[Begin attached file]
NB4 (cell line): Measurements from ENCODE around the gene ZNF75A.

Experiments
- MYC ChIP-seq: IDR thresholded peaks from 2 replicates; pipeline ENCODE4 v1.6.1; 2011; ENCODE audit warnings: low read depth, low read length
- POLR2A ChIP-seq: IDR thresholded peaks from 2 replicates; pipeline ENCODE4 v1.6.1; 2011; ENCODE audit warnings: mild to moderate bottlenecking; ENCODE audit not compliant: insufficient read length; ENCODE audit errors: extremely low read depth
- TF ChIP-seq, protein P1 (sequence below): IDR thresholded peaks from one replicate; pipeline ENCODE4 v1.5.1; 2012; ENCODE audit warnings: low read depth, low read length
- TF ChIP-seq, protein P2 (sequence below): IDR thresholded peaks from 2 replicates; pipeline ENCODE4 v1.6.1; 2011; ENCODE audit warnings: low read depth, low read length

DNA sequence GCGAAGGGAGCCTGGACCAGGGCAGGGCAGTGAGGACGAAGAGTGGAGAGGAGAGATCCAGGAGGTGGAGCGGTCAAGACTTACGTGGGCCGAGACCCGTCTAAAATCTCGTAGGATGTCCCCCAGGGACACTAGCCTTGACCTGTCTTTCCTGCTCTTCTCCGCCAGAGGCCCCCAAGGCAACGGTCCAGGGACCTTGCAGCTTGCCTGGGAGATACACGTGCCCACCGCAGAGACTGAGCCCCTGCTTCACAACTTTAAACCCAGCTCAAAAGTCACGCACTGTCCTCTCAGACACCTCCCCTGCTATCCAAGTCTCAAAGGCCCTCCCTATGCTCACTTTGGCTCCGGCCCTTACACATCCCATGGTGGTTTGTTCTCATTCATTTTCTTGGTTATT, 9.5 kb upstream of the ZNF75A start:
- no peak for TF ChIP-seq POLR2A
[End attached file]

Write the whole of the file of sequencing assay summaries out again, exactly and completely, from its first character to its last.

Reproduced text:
NB4 (cell line): Measurements from ENCODE around the gene ZNF75A.

Experiments
- MYC ChIP-seq: IDR thresholded peaks from 2 replicates; pipeline ENCODE4 v1.6.1; 2011; ENCODE audit warnings: low read depth, low read length
- POLR2A ChIP-seq: IDR thresholded peaks from 2 replicates; pipeline ENCODE4 v1.6.1; 2011; ENCODE audit warnings: mild to moderate bottlenecking; ENCODE audit not compliant: insufficient read length; ENCODE audit errors: extremely low read depth
- TF ChIP-seq, protein P1 (sequence below): IDR thresholded peaks from one replicate; pipeline ENCODE4 v1.5.1; 2012; ENCODE audit warnings: low read depth, low read length
- TF ChIP-seq, protein P2 (sequence below): IDR thresholded peaks from 2 replicates; pipeline ENCODE4 v1.6.1; 2011; ENCODE audit warnings: low read depth, low read length

DNA sequence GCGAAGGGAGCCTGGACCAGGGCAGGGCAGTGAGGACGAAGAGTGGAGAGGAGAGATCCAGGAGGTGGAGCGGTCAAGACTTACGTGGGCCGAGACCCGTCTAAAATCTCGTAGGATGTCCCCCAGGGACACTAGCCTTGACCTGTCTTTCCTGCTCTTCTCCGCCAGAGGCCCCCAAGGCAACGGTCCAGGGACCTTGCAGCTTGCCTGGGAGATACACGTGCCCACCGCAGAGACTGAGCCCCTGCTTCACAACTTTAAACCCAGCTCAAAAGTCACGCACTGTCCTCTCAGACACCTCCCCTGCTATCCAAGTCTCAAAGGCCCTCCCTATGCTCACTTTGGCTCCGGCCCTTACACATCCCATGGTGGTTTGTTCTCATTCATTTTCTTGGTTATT, 9.5 kb upstream of the ZNF75A start:
- no peak for TF ChIP-seq POLR2A